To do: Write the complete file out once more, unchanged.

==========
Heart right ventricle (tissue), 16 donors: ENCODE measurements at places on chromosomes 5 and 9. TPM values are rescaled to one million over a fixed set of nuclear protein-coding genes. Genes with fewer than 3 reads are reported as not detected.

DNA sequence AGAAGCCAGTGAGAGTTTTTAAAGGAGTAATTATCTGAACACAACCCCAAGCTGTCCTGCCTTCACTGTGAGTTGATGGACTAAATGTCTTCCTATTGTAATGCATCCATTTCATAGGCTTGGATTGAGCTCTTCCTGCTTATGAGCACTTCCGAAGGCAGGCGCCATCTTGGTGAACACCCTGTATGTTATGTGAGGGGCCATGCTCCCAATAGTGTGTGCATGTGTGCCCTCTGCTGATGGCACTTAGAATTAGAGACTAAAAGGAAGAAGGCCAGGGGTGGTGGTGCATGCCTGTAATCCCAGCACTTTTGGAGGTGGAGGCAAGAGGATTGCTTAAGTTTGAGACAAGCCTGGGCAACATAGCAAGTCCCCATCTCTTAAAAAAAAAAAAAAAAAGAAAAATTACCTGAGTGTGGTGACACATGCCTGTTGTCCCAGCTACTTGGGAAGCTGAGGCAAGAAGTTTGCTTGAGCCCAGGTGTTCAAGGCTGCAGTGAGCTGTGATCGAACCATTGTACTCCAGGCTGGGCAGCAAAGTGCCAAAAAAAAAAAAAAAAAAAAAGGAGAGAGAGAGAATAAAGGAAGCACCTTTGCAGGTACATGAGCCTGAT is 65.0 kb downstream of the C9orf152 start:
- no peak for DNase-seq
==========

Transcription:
Heart right ventricle (tissue), 16 donors: ENCODE measurements at places on chromosomes 5 and 9. TPM values are rescaled to one million over a fixed set of nuclear protein-coding genes. Genes with fewer than 3 reads are reported as not detected.

DNA sequence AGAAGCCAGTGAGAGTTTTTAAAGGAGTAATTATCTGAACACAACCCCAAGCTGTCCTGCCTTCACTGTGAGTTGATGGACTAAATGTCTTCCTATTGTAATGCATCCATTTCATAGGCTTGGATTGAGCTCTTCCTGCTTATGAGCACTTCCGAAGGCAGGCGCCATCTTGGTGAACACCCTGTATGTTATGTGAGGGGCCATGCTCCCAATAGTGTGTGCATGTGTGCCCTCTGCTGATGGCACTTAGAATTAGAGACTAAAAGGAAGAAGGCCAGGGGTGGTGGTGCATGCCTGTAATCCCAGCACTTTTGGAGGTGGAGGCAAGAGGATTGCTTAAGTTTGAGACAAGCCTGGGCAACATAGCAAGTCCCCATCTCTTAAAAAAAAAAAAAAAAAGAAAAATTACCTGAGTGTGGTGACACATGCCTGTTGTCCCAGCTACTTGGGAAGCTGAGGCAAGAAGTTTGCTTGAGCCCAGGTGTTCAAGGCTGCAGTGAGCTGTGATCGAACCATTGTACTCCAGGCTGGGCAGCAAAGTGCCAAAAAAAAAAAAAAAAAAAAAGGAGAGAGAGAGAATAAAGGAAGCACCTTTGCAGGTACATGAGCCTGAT is 65.0 kb downstream of the C9orf152 start:
- no peak for DNase-seq